It was heavenly to be gliding back to Bau under sail, the starlight just giving way to dawn,  with a full Esky.
Most of the catch would be left in Bau, while the remainder would go fresh into the frying pans in my USP bachelor quarters, washed down with the usual amber liquid.
Soon, Ropate was accommodating other keen fishing friends Vijay Naidu and Rajesh Chandra, until Ropate was gently reminded by his seniors on Bau, that we were outliving our welcome in the chiefly fishing waters, no doubt an early fish conservation measure.
A decade later, in UK the early eighties, Ropate and Salote came down all the way from Birmingham University, to be the Brighton Registry Office, where I caught the biggest fish of my life, a grand-daughter of Yee Man Sue, a shop-keeper from Korovou.
Joan and I were blessed at our simply registry ceremony by other friends from Fiji, Vijay and Shamima, and Navi Naisoro and Barbara.
In the seventies and eighties, Joan and I were sharing Ropate’s rich family life in Nepani and Bangasau (Toorak).
Ropate and Salote shared my parents’ Toorak home once upon his return from ANU when he had no ready accommodation.
I won’t forget the lesson he taught this economist that production of the usual light Gujarati rotis, cannot be roughly estimated at 3 per person, when you have a big six foot rugby winger to feed.

The sportsman

Ropate was a keen sportsman, and despite his size, was an extremely fleet-footed winger on the famous rugby Fiji First Fifteen that played the Lions at Buckhurst Park.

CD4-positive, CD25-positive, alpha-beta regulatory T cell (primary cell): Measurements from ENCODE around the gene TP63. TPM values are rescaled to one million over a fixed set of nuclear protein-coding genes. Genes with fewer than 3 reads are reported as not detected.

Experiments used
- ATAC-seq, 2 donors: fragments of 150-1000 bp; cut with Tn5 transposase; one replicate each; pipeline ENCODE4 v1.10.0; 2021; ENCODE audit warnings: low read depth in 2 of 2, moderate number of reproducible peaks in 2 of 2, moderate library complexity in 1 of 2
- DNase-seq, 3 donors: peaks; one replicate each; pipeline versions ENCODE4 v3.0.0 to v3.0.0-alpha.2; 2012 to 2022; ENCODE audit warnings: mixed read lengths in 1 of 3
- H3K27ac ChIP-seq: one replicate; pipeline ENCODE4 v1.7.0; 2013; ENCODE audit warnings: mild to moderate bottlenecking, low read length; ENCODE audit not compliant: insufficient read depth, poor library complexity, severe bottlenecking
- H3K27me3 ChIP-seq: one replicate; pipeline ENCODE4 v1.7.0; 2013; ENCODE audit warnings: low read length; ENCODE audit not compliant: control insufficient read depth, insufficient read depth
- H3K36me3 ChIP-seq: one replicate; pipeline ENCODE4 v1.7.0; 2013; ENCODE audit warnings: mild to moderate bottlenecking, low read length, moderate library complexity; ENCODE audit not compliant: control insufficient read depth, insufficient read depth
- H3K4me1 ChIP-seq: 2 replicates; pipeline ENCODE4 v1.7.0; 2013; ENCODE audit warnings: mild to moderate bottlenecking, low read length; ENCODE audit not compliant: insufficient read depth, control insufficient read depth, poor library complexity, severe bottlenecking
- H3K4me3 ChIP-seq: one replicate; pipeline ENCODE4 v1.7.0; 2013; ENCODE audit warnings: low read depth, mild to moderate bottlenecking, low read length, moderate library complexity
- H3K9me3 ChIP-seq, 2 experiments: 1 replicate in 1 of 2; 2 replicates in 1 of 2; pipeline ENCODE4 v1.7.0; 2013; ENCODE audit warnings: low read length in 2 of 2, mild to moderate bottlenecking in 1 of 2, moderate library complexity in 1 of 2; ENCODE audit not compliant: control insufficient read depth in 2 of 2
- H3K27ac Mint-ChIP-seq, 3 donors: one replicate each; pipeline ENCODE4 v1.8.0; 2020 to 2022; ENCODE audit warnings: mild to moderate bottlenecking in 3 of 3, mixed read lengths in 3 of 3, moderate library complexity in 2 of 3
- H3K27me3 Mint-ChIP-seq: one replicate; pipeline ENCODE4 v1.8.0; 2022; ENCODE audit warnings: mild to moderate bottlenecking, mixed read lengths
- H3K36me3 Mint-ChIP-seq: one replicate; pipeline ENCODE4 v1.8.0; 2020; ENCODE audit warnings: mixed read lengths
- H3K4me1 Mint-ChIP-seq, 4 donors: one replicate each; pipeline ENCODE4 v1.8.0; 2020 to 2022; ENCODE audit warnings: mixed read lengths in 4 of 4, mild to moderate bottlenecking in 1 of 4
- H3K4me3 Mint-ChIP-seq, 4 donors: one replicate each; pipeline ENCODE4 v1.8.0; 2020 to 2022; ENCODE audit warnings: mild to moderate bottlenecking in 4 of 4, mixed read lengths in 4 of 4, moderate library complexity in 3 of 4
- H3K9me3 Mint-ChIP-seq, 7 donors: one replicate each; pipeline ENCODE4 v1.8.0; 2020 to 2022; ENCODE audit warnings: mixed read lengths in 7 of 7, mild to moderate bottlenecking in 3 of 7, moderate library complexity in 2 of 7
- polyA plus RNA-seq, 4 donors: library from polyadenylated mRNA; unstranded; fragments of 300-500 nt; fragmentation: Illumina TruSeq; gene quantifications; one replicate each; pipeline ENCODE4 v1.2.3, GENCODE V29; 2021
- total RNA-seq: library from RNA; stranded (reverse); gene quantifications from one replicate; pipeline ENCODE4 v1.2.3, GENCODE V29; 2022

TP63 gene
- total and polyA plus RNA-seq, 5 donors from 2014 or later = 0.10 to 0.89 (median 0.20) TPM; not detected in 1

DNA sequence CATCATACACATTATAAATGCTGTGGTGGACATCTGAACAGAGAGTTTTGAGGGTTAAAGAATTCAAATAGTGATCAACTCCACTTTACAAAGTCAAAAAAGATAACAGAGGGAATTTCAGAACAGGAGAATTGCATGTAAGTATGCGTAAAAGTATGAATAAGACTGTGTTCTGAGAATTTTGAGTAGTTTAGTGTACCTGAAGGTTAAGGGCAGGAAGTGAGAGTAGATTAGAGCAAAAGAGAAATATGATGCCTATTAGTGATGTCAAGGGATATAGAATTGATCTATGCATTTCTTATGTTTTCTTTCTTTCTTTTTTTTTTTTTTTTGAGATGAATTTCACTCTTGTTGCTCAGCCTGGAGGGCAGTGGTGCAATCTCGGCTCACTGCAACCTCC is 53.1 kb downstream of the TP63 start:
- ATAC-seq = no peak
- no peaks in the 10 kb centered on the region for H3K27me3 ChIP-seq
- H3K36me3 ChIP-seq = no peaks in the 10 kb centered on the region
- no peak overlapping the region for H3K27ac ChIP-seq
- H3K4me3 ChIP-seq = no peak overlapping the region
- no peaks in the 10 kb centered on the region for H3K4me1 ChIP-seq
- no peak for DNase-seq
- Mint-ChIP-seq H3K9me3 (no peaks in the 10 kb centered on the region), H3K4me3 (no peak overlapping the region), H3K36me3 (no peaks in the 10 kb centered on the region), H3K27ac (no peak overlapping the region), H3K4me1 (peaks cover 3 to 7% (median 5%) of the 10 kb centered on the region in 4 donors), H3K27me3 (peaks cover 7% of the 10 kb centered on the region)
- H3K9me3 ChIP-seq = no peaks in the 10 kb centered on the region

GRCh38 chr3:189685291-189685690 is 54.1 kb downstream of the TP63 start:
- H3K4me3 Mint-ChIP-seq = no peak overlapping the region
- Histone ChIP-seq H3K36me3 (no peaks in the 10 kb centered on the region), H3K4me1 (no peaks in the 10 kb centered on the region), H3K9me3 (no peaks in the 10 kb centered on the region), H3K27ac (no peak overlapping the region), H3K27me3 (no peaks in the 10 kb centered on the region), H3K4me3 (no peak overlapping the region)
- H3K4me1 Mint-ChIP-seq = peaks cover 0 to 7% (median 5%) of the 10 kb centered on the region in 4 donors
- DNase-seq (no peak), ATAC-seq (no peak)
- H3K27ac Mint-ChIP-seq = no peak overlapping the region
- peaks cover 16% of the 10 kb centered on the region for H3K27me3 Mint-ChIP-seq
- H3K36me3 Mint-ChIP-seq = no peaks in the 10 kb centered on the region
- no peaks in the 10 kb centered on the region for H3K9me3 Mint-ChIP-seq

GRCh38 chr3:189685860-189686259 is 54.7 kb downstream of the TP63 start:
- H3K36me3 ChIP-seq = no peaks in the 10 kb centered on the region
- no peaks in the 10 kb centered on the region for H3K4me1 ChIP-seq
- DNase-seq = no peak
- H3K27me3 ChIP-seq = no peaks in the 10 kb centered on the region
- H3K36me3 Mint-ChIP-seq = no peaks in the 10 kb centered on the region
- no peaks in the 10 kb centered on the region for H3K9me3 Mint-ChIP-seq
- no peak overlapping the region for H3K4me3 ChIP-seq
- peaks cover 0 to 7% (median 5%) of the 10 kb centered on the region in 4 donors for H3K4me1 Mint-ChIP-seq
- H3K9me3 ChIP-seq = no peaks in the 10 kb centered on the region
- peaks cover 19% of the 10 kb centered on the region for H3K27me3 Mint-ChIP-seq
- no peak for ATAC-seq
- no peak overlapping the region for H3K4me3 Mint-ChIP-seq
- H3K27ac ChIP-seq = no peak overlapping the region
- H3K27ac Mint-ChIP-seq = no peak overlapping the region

He was not averse to challenging another rugby winger for a minor Marist rugby team to a 100 meter sprint, and used to be quite peeved when he did not always get his nose in front.
But Ropate was fantastic to have on our USP Staff soccer team, his size and speed no small asset when playing and beating many senior Suva teams.

A singer and musician

In the early years at USP, our staff XMas parties were not at Holiday Inn or other snotty expensive places, but in one of the larger lecture rooms at the bottom of the FBE building, with BYO huge pots of goat curry and kegs of beer.
The few oldies who remain will remember that the derelict nature of the surroundings were more than made up by the fantastic happy spirit of all the SSED (now FBE) staff, academics, typists (remember that occupation) and cleaners alike, something a bit strange, I suspect, for the USP “staff parties” of today, where the old community spirit seems missing.
Ropate with his guitar and singing, would help keep those parties going until the early hours of the morning.
Sometimes, Joan and I and our young kids, would end up at the Tailevu farm with Ropate and his uncle Sam Marriot, while a Jesse Mucunabitu, long before he became famous, would sing along with us until the break of dawn.

At USP, Ropate fought for the underdog

Looking at the USP management today, no one would think that local regional academics once had to struggle to be trained and promoted or appointed to the highest positions.
With expatriate cliques running the show, regional academics like Ropate and us, often faced a Catch 22 situation.
They could not be promoted because they did not have PhDs, they could not easily get scholarships for training, and if they did, they would not be promoted until they finished their PhDs, or they were terminated.